The steam wand is an essential piece of equipment for espresso drinks that use milk. To heat the milk to the right temperature, you need steam. Many models, especially dual boiler models, will have a steam wand built in. In many cases, you can purchase it separately as well. In single boiler machines, the steam wand cannot be used at the same time as you make an espresso shot since steam requires boiling and espresso doesn’t. Steaming milk with a wand on your espresso machine is more convenient than using a second piece of equipment.
Types of Pumps
There are two types of electric pumps in espresso coffee machines, and they work a little differently from each other.
This type of pump uses a spring and piston design that vibrate to create pressure. They easily reach 9 bars of pressure. This type of pump is cheaper and doesn’t last as long. Plus, it is the louder of the two during operation.
The second type of pump is the rotary pump. Though more expensive, it can last a lifetime and is much quieter to operate. As the name suggests, this type of pump creates pressure by spinning a gear-like mechanism. Their main benefit over vibratory pumps is that they can be used with a water reservoir as well as with a direct water line: vibratory pumps can only work with a reservoir.
The portafilter is a basket that sits in the brew head and holds your coffee grounds. It locks into the group head so it doesn’t fall off when the espresso is extracted. Depending on the size of the portafilter, it will have one or two spouts that help the espresso flow evenly. This is especially important when pulling double shots for two cups. Some portafilters will have a pressure gauge built in, but this is more common on commercial machines.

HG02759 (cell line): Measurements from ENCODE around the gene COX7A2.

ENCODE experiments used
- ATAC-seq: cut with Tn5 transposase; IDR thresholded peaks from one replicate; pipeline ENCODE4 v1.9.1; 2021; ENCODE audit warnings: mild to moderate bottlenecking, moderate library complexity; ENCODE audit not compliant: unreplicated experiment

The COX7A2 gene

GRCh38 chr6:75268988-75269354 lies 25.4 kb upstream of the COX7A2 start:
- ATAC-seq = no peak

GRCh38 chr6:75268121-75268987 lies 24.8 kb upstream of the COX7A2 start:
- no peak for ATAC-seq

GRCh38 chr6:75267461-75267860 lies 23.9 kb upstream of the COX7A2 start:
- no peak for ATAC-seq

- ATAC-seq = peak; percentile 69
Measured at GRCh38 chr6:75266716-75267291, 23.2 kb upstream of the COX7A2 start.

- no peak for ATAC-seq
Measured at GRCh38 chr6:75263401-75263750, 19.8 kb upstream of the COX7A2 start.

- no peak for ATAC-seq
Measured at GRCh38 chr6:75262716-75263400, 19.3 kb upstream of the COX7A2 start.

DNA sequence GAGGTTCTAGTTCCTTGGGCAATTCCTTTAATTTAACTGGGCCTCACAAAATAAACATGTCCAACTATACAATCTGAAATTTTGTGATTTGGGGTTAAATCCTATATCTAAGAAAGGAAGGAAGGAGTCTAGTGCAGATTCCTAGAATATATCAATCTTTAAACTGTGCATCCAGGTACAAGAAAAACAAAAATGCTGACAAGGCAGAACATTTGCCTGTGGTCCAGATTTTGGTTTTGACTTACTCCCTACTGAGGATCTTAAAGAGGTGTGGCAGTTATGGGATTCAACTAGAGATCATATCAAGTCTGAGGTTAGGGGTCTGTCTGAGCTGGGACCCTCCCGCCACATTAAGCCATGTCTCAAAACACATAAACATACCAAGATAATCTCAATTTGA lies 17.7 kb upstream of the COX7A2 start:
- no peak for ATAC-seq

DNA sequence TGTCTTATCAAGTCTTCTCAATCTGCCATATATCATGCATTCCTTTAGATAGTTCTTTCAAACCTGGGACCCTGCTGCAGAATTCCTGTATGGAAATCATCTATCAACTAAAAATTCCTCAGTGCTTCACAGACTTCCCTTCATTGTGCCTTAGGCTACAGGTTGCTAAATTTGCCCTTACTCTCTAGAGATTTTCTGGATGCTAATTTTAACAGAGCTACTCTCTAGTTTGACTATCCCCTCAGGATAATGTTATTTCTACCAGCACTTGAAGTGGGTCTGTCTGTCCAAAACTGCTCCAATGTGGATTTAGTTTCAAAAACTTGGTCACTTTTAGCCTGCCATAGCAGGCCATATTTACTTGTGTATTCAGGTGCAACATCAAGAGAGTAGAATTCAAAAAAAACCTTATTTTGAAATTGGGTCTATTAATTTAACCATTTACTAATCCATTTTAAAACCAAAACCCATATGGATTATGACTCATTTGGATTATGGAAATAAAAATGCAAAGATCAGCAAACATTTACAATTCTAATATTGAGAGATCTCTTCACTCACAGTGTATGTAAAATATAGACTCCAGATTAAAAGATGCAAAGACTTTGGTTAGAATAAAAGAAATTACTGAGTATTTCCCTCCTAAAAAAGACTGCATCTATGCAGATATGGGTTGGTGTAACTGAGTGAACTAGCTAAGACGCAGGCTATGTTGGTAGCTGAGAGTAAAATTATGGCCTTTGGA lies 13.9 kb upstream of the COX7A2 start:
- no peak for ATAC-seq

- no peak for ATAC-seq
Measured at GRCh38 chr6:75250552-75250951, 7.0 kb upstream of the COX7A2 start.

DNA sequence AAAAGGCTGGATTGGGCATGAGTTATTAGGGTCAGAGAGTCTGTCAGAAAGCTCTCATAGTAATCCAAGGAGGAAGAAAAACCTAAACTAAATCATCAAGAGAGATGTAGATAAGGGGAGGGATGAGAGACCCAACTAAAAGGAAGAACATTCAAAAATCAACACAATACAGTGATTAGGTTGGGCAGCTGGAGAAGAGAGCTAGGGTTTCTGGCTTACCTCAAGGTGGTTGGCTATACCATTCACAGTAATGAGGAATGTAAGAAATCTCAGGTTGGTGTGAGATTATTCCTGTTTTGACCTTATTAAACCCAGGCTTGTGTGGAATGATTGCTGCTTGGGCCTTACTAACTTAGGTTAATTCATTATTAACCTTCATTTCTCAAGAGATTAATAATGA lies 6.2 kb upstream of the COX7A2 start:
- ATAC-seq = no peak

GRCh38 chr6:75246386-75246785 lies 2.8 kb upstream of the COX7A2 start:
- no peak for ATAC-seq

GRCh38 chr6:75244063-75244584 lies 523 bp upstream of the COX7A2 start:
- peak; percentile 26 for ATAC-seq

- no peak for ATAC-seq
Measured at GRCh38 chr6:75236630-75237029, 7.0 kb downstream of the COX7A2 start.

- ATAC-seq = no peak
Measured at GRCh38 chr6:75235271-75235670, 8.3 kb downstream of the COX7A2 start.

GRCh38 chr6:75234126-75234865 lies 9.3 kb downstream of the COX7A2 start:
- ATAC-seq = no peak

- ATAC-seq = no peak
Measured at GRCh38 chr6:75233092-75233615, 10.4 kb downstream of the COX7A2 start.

Types of Boilers
In a single boiler espresso machine, there is only one boiler for both steaming with the wand and extracting your espresso. Since these two activities take place at different temperatures, you’ll have to do your steaming second with a steam setting on your espresso maker. Single boiler models are not ideal if you’ll be making multiple drinks with milk in a row, but they are the more affordable option.
Dual boiler espresso machines have two boilers: one for extraction and one for steaming. The temperatures for these two activities can be individually set, and there is no need to wait for temperature changes between tasks or drinks since it can heat water to the two different water temperatures you need simultaneously.
The heat exchanger is another option. Though it also has a single boiler, it operates a little differently. The boiler maintains the high temperature needed for steaming, but the water that is being used for a shot pulls water through a tube that lowers the temperature for perfect extraction below boiling. After you pull a shot, you’ll need a cooling shot since the boiling water for steam will make any leftover shot water continue to heat. To avoid hot water in your next shot, it needs to be flushed out first since. The downside to this system, in addition to the extra step, is that you can’t control your brewing temperature very well, if at all.
The filter basket in your portafilter controls how much coffee grounds it can hold. There are many size options available with the most common being one shot or two shots of espresso, or between 14 and 24 grams of espresso respectively.
Water Reservoir vs. Plumbed System
In terms of a water source, there are two different setups for an espresso machine. The basic option is the water reservoir. This works exactly like a normal coffee machine in that you add a certain amount of water to the tank manually. A plumbed system is an external setup that connects to the main water pipe for your kitchen and sends water first through a filter and softener before reaching your espresso machine. Most domestic brewers won’t need a plumbed system unless they make numerous espresso drinks every day and want more convenience.
To make espresso, you need finely ground coffee beans. However, there is some leeway, so you can make a custom grind size with the right grinder since most built-in grinders have many ground size options to choose from. The grinder on your espresso machine adds the grounds directly to the portafilter to save you an extra step when brewing.